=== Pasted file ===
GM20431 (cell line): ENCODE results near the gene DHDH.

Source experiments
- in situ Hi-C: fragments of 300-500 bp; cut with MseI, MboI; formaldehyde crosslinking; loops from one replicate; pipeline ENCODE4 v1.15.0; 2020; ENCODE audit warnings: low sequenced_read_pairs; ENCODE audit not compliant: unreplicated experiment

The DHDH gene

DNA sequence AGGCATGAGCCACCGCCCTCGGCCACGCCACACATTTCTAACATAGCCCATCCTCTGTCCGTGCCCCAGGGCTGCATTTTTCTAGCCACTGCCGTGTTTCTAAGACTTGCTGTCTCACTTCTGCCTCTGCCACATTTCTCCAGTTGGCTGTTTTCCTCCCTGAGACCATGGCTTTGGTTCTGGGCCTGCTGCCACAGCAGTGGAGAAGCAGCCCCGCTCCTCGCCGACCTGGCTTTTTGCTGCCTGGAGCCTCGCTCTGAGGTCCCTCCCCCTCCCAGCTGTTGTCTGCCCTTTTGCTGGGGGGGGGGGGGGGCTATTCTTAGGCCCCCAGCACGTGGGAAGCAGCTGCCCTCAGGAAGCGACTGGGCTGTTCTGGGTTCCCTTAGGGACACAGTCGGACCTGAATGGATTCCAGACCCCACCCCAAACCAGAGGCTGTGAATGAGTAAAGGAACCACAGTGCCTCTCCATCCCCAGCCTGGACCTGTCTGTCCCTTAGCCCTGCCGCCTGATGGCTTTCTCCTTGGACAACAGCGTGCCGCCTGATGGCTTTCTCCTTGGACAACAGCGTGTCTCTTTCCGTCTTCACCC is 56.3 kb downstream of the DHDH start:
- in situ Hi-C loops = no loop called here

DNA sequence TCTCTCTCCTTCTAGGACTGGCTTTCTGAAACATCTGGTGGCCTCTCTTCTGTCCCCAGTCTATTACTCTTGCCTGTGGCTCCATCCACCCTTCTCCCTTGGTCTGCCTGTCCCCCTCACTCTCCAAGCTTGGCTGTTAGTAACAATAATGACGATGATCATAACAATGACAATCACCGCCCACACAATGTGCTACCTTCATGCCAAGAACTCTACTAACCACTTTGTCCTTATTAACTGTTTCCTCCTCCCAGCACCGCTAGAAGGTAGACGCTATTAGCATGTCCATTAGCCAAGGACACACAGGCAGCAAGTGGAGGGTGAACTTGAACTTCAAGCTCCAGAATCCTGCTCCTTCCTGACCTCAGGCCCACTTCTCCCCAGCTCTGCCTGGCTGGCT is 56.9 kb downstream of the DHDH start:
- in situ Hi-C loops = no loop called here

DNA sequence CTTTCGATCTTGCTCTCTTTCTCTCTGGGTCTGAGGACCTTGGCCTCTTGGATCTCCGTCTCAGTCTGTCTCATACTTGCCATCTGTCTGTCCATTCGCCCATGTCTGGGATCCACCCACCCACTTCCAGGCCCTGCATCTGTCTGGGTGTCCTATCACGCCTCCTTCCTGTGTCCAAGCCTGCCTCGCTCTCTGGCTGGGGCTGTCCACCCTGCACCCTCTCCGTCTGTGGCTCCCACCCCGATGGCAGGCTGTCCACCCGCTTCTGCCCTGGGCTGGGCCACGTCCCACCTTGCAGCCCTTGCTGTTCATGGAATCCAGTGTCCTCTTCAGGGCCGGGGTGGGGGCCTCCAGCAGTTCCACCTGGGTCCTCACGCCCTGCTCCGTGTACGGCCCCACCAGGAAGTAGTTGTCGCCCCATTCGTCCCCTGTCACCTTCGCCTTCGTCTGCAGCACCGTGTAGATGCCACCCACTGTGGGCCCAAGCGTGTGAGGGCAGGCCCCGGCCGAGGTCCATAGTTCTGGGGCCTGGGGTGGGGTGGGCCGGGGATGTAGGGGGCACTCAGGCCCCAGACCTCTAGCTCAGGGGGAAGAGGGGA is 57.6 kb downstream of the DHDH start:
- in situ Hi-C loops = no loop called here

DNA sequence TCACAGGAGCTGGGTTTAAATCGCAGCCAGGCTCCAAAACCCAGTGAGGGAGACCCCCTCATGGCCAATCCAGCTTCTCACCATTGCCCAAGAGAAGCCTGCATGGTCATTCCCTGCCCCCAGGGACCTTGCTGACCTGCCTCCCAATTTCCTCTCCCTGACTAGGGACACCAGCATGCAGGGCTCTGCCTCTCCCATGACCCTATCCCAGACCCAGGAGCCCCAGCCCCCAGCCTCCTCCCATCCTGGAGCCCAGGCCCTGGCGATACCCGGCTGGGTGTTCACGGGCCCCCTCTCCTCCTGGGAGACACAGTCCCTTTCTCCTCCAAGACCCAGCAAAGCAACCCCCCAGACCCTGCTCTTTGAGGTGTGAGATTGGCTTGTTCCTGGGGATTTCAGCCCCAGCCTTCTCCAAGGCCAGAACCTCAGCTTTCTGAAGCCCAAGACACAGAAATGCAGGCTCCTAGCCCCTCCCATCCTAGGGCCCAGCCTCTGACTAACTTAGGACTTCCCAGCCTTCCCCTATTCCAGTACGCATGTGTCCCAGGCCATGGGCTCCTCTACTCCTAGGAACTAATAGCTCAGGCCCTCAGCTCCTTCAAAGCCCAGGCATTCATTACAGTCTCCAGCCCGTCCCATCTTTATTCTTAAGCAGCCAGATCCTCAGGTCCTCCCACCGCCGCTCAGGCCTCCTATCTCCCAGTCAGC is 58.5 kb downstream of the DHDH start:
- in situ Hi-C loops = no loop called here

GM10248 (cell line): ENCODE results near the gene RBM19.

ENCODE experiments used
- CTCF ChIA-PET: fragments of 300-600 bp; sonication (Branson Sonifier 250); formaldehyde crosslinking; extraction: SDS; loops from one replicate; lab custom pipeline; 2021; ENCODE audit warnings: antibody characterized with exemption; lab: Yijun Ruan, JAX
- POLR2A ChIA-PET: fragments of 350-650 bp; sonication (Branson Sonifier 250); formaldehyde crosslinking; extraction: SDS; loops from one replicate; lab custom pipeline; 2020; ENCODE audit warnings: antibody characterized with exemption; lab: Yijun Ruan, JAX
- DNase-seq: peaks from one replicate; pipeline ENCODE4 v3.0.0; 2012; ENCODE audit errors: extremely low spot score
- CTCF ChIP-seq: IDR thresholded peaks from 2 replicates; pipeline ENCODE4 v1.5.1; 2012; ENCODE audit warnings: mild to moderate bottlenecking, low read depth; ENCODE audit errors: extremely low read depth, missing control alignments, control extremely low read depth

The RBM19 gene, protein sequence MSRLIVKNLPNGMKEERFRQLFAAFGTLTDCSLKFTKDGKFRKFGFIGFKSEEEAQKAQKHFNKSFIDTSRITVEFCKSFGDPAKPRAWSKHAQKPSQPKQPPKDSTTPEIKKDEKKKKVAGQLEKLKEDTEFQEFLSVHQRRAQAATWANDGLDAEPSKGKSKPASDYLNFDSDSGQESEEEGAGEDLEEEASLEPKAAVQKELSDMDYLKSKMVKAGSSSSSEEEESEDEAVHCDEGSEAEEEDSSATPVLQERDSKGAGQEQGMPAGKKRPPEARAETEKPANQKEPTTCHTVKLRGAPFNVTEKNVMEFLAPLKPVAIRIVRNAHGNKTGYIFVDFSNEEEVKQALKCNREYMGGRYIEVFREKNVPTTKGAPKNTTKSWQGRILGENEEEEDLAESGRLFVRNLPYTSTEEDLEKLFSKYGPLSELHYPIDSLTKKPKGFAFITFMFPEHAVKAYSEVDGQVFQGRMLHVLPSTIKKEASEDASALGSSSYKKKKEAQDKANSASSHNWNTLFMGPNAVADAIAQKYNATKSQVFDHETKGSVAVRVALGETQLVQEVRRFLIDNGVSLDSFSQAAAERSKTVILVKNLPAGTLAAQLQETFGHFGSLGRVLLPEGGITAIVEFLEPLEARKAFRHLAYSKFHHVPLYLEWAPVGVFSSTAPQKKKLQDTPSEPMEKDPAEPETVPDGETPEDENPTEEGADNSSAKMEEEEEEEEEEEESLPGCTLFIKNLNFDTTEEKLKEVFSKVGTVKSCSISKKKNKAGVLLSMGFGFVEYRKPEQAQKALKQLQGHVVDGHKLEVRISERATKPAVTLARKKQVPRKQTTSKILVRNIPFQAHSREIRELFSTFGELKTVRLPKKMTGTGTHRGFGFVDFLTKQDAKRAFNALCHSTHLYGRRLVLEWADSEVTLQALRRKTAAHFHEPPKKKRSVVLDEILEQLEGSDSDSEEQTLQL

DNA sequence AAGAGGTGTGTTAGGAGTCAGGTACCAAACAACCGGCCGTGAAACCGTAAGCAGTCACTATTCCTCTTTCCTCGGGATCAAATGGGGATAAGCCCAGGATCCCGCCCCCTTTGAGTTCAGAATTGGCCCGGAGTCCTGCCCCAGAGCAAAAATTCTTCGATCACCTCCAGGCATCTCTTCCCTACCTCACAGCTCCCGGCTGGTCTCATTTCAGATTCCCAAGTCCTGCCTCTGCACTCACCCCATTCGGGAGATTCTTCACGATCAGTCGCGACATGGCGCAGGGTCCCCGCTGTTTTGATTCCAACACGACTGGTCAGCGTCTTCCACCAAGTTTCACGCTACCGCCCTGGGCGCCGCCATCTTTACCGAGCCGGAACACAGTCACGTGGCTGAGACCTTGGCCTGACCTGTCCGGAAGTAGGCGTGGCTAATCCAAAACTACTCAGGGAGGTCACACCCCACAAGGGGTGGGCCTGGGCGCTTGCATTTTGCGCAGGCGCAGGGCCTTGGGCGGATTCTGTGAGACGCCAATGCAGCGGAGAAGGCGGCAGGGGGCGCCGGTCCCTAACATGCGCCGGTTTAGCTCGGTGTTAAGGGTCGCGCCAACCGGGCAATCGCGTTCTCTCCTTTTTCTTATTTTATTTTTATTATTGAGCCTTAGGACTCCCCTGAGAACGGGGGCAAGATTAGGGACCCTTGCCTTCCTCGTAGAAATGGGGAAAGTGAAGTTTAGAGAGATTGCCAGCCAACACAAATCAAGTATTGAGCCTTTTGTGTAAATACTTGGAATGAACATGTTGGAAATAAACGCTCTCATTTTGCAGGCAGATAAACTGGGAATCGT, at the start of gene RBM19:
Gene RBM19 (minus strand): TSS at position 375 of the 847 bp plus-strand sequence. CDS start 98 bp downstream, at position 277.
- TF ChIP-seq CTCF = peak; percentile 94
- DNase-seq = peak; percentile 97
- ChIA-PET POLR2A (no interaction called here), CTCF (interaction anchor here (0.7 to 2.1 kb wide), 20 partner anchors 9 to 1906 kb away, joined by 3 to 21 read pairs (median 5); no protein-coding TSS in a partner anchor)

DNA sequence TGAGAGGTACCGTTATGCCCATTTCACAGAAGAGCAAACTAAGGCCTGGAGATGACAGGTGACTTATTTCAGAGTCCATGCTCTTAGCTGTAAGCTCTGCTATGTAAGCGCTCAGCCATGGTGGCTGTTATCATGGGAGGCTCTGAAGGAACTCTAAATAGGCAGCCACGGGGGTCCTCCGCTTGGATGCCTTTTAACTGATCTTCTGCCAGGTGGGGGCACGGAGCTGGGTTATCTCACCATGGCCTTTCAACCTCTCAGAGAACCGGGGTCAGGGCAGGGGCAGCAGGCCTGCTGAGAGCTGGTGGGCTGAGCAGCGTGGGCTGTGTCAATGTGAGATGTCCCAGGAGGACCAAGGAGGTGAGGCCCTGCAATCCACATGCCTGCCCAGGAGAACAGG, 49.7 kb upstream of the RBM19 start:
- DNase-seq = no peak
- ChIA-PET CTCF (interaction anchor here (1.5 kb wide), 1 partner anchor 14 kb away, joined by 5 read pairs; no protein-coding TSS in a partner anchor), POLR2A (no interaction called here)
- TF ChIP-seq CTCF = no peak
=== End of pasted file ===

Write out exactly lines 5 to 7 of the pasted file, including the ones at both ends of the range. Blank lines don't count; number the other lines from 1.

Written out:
DNA sequence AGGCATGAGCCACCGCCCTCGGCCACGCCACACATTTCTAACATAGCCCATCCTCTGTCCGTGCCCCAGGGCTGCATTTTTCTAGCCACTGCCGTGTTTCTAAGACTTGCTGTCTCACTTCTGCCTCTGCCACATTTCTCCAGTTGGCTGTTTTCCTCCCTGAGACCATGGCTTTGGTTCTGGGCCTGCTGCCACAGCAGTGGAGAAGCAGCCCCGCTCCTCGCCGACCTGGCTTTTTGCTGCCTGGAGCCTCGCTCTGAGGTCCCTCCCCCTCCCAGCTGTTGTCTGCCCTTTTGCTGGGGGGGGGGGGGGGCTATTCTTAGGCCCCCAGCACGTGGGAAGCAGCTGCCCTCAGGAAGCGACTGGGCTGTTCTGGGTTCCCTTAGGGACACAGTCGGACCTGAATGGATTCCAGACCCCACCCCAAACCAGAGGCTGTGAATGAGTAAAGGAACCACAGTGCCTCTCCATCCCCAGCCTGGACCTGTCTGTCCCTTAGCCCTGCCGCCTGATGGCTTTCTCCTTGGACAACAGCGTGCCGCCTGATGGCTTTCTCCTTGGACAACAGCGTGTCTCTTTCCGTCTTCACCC is 56.3 kb downstream of the DHDH start:
- in situ Hi-C loops = no loop called here

DNA sequence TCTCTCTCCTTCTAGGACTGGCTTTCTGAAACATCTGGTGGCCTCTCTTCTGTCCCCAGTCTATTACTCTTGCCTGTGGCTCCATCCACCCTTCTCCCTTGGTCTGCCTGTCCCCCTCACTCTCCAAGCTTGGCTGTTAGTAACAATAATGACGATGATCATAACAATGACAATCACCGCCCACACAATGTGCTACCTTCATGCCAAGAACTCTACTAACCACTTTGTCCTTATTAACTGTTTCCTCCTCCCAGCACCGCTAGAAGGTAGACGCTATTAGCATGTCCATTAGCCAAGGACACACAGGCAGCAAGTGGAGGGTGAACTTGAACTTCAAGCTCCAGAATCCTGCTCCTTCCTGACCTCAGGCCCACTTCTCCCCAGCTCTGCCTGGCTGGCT is 56.9 kb downstream of the DHDH start: